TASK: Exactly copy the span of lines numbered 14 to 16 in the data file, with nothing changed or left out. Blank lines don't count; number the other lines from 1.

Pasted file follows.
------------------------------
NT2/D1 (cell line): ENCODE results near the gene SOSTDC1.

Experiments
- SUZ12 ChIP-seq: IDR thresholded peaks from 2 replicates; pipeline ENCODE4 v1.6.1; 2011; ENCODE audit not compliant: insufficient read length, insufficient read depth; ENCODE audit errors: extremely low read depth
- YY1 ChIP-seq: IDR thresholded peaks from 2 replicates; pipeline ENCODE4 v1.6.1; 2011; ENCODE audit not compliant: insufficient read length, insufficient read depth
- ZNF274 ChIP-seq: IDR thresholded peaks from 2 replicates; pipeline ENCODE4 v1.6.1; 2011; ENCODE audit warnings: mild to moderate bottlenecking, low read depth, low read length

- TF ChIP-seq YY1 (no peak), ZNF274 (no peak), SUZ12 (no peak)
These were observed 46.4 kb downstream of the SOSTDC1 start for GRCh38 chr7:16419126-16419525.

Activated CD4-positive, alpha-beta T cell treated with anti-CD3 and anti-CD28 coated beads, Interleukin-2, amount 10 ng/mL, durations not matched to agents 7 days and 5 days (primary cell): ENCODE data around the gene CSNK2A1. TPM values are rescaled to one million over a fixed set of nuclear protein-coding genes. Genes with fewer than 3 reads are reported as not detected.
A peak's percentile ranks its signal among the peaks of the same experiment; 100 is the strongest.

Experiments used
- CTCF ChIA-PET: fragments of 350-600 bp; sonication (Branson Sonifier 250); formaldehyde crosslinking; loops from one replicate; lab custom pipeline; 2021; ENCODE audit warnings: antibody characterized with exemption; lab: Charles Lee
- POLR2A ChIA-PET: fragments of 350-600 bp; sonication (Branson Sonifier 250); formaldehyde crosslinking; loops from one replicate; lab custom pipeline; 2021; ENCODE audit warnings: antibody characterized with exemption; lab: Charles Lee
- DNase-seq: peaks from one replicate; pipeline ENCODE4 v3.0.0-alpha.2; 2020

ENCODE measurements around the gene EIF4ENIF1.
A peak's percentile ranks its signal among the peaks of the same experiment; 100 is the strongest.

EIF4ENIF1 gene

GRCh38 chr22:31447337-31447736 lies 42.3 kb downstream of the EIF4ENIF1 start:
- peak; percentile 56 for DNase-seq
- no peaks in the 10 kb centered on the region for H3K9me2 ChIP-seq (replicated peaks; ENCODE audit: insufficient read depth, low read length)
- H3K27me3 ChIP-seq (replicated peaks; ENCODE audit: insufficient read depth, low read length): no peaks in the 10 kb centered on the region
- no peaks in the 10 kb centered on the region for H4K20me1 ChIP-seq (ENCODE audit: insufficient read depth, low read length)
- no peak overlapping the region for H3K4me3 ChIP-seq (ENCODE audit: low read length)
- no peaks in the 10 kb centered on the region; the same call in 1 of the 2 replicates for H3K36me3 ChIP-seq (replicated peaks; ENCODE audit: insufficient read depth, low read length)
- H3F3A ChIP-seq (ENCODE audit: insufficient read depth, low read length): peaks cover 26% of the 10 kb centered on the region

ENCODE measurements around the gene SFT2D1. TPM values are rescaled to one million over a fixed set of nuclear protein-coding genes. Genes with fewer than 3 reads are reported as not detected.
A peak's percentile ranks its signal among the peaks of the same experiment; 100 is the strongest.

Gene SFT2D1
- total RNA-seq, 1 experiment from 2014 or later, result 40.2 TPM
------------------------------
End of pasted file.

ENCODE measurements around the gene EIF4ENIF1.
A peak's percentile ranks its signal among the peaks of the same experiment; 100 is the strongest.

EIF4ENIF1 gene